Please use this identifier to cite or link to this item: http://bura.brunel.ac.uk/handle/2438/22680
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dc.contributor.authorRyan, J-
dc.contributor.authorLavelle, G-
dc.contributor.authorTheis, N-
dc.contributor.authorKilbride, C-
dc.contributor.authorNoorkoiv, M-
dc.date.accessioned2021-05-14T15:07:47Z-
dc.date.available2021-05-14T15:07:47Z-
dc.date.issued2021-05-12-
dc.identifierORCID iD: Jennifer M. Ryan https://orcid.org/0000-0003-3768-2132-
dc.identifierORCID iD: Grace Lavelle https://orcid.org/0000-0003-3768-1797-
dc.identifierORCID iD: Cherry Kilbride https://orcid.org/0000-0002-2045-1883-
dc.identifierORCID iD: Marika Noorkõiv https://orcid.org/0000-0002-2852-1911-
dc.identifier.citationRyan, J.M. et al. (2021) 'Patterns of Health Service Use Among Young People With Cerebral Palsy in England', Frontiers in Neurology, 12, 659031, pp. 1-12. doi: 10.3389/fneur.2021.659031.en_US
dc.identifier.other659031-
dc.identifier.urihttps://bura.brunel.ac.uk/handle/2438/22680-
dc.description.abstractBackground: Although the provision of healthcare for people with cerebral palsy (CP) is typically focussed on childhood, many people with CP require access to services periodically throughout their life. Few studies have examined patterns of health service use among young people with CP in England. Understanding patterns of use may inform future service development. Objective: To describe patterns of visits to rehabilitation and medical professionals among ambulatory young people with CP living in England, and identify factors associated with service use. Methods: Sixty-two young people with CP aged 10–19 years [mean (SD) age 13.7 (2.5) years] in Gross Motor Function Classification System (GMFCS) levels I-III reported visits to a range of health professionals, hospital admissions and visits to the emergency department over a median duration of 34 weeks (min–max: 12–34 weeks). Negative binomial models were used to examine factors associated with number of visits. Results: Physiotherapists were the most commonly used professional, with 67.7% of participants visiting a physiotherapist at least once, followed by dentists (66.1%), general practitioners (48.4%), occupational therapists (40.3%) and orthopaedic surgeons (40.3%). Physiotherapists were also the most frequently visited professional with a total of 473 visits (13.3 visits per person-year). Speech and language therapists (5.0 visits per person-year), occupational therapists (4.5 visits per person-year) and nurses (4.3 per person-year) were the next most frequently visited professionals. Age, GMFCS level, and speech impairment were associated with rate of visits to a physiotherapist. Conclusions: The proportion of young people who visited medical and rehabilitation professionals during the study period varied considerably depending on the profession. Generally, the proportion of young people using services was low. In the context of limited resources, data on service use in combination with data on unmet need, may support the reorganisation of services to maximise benefits to young people with CP.en_US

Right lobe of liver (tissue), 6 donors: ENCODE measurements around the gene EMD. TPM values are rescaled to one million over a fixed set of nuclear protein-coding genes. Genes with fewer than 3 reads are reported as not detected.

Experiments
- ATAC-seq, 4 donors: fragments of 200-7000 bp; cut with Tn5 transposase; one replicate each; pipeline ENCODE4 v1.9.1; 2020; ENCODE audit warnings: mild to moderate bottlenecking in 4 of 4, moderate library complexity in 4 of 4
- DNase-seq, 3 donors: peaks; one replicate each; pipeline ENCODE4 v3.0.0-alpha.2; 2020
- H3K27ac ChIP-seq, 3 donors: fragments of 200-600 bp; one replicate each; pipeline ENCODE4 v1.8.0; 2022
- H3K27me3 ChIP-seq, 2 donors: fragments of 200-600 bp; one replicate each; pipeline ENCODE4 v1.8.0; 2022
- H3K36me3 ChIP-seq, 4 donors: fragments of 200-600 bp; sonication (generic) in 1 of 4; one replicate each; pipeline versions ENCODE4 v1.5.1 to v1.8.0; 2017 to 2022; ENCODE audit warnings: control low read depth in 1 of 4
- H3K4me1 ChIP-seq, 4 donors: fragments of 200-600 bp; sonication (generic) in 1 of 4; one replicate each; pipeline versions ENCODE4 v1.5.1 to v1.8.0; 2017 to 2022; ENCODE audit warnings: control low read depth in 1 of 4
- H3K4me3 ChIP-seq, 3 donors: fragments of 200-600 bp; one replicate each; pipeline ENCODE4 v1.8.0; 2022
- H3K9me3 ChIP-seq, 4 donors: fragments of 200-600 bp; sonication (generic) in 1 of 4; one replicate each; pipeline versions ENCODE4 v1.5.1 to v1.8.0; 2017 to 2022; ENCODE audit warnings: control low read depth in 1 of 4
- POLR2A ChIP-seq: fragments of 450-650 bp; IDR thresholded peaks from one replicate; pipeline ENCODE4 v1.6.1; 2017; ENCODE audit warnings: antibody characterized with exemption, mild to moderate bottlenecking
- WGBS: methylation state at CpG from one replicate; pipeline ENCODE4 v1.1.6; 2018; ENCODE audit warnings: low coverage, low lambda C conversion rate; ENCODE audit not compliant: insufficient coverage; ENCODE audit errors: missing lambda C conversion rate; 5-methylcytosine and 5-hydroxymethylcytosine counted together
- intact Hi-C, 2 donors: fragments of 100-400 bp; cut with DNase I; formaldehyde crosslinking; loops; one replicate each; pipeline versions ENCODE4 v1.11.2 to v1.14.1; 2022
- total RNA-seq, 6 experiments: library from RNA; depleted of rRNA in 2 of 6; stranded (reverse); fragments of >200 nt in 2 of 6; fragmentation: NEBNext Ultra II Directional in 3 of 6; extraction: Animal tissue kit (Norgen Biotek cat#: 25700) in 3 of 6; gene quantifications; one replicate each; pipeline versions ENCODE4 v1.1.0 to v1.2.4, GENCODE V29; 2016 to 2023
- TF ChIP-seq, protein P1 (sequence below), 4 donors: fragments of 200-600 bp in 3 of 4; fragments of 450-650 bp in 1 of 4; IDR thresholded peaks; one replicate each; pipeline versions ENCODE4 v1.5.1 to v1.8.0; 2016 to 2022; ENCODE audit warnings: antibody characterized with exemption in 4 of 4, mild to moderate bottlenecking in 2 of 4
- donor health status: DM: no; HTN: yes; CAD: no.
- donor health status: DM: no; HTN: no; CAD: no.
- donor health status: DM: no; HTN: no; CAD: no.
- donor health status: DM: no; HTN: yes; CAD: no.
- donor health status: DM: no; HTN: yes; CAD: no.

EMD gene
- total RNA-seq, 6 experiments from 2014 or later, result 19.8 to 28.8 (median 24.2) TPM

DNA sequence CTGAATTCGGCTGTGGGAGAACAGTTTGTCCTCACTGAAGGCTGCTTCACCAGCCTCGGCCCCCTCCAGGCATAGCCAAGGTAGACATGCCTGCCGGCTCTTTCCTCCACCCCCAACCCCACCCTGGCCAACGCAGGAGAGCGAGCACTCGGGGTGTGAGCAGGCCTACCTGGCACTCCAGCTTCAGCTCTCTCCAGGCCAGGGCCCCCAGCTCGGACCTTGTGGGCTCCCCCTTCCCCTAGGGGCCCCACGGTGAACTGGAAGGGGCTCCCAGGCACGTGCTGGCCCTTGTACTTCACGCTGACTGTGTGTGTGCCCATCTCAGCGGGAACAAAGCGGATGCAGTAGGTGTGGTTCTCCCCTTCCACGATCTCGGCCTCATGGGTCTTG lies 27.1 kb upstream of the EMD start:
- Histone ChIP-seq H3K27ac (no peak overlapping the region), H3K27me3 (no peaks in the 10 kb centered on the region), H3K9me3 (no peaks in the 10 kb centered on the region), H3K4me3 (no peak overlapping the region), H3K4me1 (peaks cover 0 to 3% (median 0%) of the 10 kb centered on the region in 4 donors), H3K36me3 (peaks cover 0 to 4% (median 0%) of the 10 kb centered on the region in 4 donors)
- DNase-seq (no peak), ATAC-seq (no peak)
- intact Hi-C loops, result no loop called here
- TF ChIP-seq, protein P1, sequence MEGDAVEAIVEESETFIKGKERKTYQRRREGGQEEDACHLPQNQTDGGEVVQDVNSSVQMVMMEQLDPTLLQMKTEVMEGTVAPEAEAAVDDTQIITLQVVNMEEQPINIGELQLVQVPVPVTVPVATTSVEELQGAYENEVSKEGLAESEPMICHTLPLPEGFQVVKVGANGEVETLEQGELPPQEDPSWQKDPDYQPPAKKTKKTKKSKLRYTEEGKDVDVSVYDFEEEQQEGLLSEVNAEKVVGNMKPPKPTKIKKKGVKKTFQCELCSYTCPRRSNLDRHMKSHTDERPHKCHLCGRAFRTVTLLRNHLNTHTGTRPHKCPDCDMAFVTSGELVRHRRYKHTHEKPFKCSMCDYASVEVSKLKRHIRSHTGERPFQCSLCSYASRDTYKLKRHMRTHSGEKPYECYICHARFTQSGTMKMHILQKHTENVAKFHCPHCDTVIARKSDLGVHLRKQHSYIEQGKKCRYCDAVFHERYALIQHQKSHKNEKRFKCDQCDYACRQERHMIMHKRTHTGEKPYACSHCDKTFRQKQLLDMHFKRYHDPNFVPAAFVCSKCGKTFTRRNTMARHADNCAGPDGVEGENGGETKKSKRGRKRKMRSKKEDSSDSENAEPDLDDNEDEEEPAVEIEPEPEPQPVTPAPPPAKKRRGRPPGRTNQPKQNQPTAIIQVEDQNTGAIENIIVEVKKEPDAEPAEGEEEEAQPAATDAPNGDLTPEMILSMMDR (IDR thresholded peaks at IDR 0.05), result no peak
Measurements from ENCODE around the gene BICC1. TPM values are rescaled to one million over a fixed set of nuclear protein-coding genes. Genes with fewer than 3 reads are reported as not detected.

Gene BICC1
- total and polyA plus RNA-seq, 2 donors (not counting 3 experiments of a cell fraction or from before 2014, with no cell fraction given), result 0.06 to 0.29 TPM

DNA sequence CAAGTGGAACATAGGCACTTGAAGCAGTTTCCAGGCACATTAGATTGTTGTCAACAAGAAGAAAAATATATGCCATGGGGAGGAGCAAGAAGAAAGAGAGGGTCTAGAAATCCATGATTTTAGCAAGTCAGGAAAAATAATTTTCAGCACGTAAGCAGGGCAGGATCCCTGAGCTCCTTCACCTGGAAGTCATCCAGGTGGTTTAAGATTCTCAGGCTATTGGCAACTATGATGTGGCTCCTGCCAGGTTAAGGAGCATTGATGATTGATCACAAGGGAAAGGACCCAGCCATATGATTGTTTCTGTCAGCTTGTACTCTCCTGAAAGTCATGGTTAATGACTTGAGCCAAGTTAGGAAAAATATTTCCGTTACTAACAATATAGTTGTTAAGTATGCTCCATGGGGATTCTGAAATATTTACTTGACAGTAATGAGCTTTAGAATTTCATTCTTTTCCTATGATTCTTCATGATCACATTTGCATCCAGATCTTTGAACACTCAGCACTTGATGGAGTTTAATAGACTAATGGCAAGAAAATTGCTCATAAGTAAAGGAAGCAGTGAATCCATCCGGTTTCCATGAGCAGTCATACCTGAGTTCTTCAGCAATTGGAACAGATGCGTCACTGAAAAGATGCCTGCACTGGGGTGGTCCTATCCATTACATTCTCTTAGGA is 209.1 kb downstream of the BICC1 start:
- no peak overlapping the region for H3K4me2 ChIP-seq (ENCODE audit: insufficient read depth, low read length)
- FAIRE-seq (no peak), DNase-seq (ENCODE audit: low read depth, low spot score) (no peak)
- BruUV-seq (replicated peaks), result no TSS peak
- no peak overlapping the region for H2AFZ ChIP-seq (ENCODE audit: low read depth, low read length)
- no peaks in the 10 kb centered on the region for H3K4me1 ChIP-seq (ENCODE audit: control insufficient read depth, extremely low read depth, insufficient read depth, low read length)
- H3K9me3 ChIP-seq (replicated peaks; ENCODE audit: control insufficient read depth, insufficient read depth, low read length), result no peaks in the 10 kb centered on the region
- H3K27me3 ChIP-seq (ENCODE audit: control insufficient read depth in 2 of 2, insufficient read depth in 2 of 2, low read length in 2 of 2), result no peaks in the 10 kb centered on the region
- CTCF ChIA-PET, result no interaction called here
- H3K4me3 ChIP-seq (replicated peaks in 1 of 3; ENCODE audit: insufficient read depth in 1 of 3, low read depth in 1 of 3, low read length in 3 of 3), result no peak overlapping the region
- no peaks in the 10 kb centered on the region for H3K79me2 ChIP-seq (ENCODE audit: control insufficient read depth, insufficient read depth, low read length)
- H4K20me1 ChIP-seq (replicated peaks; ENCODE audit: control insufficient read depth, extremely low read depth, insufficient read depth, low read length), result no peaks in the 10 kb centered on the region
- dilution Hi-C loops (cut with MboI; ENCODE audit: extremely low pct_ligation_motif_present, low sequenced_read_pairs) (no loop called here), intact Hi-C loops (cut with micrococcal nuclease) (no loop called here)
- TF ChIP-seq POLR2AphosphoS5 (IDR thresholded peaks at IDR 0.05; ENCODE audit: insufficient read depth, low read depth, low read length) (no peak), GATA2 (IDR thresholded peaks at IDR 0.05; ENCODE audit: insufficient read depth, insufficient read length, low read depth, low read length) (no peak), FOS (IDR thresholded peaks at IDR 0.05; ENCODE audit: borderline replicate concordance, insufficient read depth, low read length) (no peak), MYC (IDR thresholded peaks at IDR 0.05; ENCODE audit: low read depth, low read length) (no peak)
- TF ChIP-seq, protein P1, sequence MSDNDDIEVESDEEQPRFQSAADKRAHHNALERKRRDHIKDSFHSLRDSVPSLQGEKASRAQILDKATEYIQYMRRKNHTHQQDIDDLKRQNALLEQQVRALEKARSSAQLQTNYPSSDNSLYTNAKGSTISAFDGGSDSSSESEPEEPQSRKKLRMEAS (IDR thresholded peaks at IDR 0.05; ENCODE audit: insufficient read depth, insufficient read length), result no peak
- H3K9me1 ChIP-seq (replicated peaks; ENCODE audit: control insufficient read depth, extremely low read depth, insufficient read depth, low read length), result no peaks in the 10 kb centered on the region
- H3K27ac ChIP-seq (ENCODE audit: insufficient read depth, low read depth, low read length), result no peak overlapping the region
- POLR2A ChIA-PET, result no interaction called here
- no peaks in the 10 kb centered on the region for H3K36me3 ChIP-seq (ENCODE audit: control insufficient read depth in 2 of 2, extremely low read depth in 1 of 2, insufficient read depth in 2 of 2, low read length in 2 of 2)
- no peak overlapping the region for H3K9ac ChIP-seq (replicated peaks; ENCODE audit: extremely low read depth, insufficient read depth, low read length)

dc.description.sponsorshipAction Medical Research; Chartered Society of Physiotherapy Charitable Trust; The Henry Smith Charity (GN2340).en_US
dc.format.extent1 - 12-
dc.format.mediumElectronic-
dc.language.isoen_USen_US
dc.publisherFrontiers Mediaen_US
dc.rightsCopyright © 2021 Ryan, Lavelle, Theis, Kilbride and Noorkoiv. This is an open-access article distributed under the terms of the Creative Commons Attribution License (CC BY). The use, distribution or reproduction in other forums is permitted, provided the original author(s) and the copyright owner(s) are credited and that the original publication in this journal is cited, in accordance with accepted academic practice. No use, distribution or reproduction is permitted which does not comply with these terms.-
dc.rights.urihttps://creativecommons.org/licenses/by/4.0/-
dc.subjectcerebral palsyen_US
dc.subjecthealth servicesen_US
dc.subjectadolescenten_US
dc.subjectrehabilitationen_US
dc.subjectneurological disordersen_US
dc.titlePatterns of health service use among young people with cerebral palsy in Englanden_US
dc.typeArticleen_US
dc.identifier.doihttps://doi.org/10.3389/fneur.2021.659031-
dc.relation.isPartOfFrontiers in Neurology-
pubs.publication-statusPublished-
pubs.volume12-
dc.identifier.eissn1664-2295-
dc.rights.holderRyan, Lavelle, Theis, Kilbride and Noorkoiv-
Appears in Collections:Dept of Health Sciences Research Papers

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